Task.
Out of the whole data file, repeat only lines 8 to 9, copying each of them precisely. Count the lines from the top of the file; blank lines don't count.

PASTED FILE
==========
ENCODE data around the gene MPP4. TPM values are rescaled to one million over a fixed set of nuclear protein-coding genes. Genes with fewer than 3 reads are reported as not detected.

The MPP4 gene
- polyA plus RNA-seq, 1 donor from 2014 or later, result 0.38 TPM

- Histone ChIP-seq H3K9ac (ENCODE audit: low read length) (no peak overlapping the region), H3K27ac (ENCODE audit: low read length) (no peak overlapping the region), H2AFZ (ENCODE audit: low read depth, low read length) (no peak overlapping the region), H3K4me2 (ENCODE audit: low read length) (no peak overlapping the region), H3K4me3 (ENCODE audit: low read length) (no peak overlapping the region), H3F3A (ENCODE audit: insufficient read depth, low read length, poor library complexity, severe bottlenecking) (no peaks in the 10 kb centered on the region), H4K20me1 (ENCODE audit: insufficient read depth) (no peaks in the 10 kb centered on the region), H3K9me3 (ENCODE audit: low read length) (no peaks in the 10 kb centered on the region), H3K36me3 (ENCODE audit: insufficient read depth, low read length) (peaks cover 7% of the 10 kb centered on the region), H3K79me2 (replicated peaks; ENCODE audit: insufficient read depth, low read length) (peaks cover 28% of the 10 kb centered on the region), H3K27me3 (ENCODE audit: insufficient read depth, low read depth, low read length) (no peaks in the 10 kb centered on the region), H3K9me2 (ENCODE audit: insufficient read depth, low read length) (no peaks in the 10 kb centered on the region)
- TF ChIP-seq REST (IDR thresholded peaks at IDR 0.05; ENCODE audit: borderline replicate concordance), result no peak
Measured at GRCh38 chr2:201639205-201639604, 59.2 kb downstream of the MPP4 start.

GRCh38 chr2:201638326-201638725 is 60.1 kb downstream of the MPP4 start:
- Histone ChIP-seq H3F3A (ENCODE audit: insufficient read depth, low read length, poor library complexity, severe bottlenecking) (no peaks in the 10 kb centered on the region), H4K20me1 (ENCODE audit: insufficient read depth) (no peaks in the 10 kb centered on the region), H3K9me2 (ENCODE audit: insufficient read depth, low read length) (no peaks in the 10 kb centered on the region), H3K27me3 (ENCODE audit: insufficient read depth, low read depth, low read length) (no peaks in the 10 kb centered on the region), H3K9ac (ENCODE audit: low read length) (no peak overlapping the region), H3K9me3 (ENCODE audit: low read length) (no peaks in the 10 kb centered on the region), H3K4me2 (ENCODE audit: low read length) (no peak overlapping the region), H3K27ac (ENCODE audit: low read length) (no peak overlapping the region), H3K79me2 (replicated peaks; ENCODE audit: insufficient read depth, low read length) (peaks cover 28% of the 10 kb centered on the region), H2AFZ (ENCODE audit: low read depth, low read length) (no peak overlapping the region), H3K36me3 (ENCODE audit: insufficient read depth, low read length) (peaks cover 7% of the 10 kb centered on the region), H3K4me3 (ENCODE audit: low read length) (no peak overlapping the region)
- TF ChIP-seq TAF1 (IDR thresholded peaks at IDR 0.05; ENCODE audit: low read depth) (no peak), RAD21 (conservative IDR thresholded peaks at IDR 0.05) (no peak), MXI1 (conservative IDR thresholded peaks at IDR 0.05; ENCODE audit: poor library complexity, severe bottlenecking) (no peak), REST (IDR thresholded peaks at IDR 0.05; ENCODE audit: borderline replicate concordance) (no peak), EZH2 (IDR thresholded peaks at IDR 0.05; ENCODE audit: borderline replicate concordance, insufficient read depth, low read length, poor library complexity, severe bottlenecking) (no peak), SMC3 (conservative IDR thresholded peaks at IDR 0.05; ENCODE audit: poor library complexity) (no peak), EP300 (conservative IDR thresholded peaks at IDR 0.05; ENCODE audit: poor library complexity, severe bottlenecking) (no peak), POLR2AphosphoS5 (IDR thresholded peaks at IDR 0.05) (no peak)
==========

- Histone ChIP-seq H3F3A (ENCODE audit: insufficient read depth, low read length, poor library complexity, severe bottlenecking) (no peaks in the 10 kb centered on the region), H4K20me1 (ENCODE audit: insufficient read depth) (no peaks in the 10 kb centered on the region), H3K9me2 (ENCODE audit: insufficient read depth, low read length) (no peaks in the 10 kb centered on the region), H3K27me3 (ENCODE audit: insufficient read depth, low read depth, low read length) (no peaks in the 10 kb centered on the region), H3K9ac (ENCODE audit: low read length) (no peak overlapping the region), H3K9me3 (ENCODE audit: low read length) (no peaks in the 10 kb centered on the region), H3K4me2 (ENCODE audit: low read length) (no peak overlapping the region), H3K27ac (ENCODE audit: low read length) (no peak overlapping the region), H3K79me2 (replicated peaks; ENCODE audit: insufficient read depth, low read length) (peaks cover 28% of the 10 kb centered on the region), H2AFZ (ENCODE audit: low read depth, low read length) (no peak overlapping the region), H3K36me3 (ENCODE audit: insufficient read depth, low read length) (peaks cover 7% of the 10 kb centered on the region), H3K4me3 (ENCODE audit: low read length) (no peak overlapping the region)
- TF ChIP-seq TAF1 (IDR thresholded peaks at IDR 0.05; ENCODE audit: low read depth) (no peak), RAD21 (conservative IDR thresholded peaks at IDR 0.05) (no peak), MXI1 (conservative IDR thresholded peaks at IDR 0.05; ENCODE audit: poor library complexity, severe bottlenecking) (no peak), REST (IDR thresholded peaks at IDR 0.05; ENCODE audit: borderline replicate concordance) (no peak), EZH2 (IDR thresholded peaks at IDR 0.05; ENCODE audit: borderline replicate concordance, insufficient read depth, low read length, poor library complexity, severe bottlenecking) (no peak), SMC3 (conservative IDR thresholded peaks at IDR 0.05; ENCODE audit: poor library complexity) (no peak), EP300 (conservative IDR thresholded peaks at IDR 0.05; ENCODE audit: poor library complexity, severe bottlenecking) (no peak), POLR2AphosphoS5 (IDR thresholded peaks at IDR 0.05) (no peak)